A Lisp program is composed mainly of Lisp functions. This chapter explains what functions are, how they accept arguments, and how to define them.
|• What Is a Function:||Lisp functions vs. primitives; terminology.|
|• Lambda Expressions:||How functions are expressed as Lisp objects.|
|• Function Names:||A symbol can serve as the name of a function.|
|• Defining Functions:||Lisp expressions for defining functions.|
|• Calling Functions:||How to use an existing function.|
|• Mapping Functions:||Applying a function to each element of a list, etc.|
|• Anonymous Functions:||Lambda expressions are functions with no names.|
|• Generic Functions:||Polymorphism, Emacs-style.|
|• Function Cells:||Accessing or setting the function definition of a symbol.|
|• Closures:||Functions that enclose a lexical environment.|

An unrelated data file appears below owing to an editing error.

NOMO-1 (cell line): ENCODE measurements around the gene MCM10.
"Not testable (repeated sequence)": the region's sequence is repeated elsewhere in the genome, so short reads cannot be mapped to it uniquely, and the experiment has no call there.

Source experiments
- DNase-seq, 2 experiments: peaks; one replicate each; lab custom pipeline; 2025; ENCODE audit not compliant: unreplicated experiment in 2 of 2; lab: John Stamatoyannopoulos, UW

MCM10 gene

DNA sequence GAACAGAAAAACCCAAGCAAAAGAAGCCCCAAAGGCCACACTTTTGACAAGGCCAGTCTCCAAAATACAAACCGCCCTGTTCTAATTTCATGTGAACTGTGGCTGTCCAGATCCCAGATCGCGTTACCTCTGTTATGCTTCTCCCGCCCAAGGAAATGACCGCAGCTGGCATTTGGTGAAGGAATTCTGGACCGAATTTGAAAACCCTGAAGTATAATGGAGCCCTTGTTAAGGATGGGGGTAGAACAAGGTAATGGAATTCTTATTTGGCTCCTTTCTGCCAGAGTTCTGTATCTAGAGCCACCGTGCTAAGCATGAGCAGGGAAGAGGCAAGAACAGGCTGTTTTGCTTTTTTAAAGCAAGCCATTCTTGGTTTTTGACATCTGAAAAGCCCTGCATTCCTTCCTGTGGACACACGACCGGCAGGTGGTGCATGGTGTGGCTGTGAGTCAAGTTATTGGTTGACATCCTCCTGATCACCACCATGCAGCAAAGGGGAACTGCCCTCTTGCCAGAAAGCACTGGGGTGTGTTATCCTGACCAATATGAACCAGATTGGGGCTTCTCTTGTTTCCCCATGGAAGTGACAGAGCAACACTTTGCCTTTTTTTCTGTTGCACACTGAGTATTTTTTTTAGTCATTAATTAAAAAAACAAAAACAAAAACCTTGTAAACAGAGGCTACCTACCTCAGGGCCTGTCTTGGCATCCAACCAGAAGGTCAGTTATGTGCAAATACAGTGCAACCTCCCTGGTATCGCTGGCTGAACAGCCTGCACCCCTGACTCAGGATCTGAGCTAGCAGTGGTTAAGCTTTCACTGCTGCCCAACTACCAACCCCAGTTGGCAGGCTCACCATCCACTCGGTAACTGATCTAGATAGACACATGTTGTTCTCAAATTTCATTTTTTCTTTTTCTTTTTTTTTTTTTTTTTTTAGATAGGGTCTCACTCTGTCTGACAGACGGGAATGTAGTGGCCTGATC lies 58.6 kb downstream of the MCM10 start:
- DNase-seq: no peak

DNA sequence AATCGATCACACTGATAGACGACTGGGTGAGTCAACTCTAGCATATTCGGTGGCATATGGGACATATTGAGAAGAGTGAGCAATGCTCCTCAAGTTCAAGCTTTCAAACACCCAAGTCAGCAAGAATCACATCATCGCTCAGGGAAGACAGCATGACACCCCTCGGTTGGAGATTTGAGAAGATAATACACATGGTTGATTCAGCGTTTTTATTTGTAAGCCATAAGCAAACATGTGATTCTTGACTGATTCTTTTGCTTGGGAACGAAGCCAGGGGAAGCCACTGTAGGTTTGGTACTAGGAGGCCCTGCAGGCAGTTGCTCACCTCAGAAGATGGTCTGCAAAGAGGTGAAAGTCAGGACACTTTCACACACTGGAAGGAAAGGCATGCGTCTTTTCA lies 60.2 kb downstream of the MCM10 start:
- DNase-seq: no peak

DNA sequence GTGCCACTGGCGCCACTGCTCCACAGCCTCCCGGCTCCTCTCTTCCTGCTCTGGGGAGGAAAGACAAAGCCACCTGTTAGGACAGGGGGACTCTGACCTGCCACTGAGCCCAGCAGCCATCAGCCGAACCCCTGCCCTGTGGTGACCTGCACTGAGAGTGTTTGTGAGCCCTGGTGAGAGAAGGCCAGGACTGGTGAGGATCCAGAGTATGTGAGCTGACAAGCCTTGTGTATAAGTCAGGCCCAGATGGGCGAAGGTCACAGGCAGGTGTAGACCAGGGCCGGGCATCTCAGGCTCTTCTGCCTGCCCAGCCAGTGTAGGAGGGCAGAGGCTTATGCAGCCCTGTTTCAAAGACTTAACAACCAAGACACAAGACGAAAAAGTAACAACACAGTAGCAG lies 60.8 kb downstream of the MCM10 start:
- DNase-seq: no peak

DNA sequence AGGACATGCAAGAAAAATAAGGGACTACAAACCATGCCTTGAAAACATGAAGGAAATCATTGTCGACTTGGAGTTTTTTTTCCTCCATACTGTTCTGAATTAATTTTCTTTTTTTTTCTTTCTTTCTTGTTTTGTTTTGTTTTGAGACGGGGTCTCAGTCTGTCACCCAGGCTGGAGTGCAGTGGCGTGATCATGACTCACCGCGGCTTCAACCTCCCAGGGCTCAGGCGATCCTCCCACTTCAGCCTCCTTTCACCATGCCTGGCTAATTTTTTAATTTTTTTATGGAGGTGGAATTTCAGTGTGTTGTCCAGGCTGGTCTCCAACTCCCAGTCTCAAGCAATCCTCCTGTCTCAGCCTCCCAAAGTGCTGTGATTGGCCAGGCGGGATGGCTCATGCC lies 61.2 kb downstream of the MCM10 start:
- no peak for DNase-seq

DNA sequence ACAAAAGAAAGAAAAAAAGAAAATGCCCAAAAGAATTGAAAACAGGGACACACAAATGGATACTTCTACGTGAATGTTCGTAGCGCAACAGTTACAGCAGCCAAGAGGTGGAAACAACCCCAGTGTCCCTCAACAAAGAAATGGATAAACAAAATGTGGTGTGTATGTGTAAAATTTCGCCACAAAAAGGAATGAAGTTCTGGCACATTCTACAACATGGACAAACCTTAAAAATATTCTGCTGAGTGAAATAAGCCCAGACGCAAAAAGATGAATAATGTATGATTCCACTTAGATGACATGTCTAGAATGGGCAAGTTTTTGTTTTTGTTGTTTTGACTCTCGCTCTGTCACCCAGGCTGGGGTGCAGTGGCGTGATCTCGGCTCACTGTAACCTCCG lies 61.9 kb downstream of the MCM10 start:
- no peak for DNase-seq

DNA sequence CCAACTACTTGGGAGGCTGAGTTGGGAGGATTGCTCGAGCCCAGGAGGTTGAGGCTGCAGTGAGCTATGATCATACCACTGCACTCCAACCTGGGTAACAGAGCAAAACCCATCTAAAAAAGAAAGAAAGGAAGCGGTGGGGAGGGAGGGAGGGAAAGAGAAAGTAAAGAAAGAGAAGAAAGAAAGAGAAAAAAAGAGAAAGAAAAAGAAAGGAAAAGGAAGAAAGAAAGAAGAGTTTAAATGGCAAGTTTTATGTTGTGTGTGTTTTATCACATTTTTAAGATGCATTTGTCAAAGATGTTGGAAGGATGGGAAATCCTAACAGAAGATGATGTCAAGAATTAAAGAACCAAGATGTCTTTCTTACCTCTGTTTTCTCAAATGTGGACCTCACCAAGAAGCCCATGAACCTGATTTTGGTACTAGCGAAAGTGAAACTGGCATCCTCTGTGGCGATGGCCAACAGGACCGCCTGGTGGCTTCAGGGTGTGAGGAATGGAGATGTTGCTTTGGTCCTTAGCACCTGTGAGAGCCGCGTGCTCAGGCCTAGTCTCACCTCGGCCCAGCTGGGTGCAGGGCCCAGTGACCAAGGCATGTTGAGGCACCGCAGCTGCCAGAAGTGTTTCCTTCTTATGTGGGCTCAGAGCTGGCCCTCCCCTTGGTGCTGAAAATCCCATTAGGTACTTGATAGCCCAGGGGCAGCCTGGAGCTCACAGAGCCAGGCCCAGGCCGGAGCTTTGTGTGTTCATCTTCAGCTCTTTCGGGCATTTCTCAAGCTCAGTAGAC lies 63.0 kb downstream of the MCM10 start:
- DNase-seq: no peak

|• Advising Functions:||Adding to the definition of a function.|
|• Obsolete Functions:||Declaring functions obsolete.|
|• Inline Functions:||Functions that the compiler will expand inline.|
|• Declare Form:||Adding additional information about a function.|
|• Declaring Functions:||Telling the compiler that a function is defined.|
|• Function Safety:||Determining whether a function is safe to call.|
|• Related Topics:||Cross-references to specific Lisp primitives that have a special bearing on how functions work.|
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